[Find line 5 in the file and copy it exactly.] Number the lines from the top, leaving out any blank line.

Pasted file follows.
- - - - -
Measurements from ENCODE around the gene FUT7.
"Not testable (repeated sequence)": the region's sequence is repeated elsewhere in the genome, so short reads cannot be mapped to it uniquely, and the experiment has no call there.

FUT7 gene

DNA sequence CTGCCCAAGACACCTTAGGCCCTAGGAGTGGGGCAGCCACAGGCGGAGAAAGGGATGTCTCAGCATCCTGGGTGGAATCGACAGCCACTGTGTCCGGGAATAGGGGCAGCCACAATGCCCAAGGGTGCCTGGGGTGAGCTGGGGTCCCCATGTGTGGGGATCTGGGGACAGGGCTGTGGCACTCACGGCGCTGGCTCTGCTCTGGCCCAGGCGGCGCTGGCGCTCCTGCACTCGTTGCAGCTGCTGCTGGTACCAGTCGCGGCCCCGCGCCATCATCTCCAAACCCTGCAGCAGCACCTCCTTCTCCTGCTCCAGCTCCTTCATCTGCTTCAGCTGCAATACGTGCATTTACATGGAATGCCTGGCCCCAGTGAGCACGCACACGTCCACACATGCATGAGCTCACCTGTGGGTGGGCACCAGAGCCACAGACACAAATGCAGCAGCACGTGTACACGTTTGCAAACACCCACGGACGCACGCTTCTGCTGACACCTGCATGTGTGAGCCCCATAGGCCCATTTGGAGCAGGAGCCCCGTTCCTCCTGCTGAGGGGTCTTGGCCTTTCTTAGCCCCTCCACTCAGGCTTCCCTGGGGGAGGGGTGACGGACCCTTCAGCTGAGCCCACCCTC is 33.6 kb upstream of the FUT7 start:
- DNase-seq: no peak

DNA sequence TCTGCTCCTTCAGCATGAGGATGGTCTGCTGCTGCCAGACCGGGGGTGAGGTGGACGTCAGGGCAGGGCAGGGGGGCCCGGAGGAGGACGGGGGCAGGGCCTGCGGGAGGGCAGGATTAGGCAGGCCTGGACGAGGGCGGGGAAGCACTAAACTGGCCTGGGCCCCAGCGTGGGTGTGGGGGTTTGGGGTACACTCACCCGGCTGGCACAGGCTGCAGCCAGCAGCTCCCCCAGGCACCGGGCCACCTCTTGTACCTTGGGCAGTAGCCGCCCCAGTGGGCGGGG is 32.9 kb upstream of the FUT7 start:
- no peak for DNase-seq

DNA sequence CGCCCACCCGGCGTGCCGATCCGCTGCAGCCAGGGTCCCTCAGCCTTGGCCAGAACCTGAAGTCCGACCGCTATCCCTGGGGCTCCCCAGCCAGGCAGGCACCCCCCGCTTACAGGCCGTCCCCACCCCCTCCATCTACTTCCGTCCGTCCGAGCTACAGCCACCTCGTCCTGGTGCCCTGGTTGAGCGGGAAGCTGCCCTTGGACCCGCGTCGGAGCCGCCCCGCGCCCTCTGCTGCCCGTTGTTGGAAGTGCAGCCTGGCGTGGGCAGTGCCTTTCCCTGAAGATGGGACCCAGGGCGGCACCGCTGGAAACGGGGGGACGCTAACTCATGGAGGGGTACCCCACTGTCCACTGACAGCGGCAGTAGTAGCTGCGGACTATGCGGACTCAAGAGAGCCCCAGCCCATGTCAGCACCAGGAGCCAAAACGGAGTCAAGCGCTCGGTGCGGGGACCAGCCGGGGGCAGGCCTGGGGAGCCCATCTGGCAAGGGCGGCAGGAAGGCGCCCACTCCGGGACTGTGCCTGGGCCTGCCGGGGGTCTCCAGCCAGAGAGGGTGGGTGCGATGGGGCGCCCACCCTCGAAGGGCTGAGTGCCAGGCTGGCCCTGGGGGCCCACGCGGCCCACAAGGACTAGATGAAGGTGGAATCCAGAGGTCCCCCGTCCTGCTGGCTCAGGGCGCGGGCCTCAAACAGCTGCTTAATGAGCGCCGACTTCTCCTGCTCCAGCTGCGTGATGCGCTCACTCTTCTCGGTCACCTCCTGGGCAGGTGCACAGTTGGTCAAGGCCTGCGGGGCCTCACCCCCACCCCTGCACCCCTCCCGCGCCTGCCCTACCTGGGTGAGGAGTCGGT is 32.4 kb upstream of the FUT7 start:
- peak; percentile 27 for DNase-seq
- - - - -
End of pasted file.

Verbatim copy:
- DNase-seq: no peak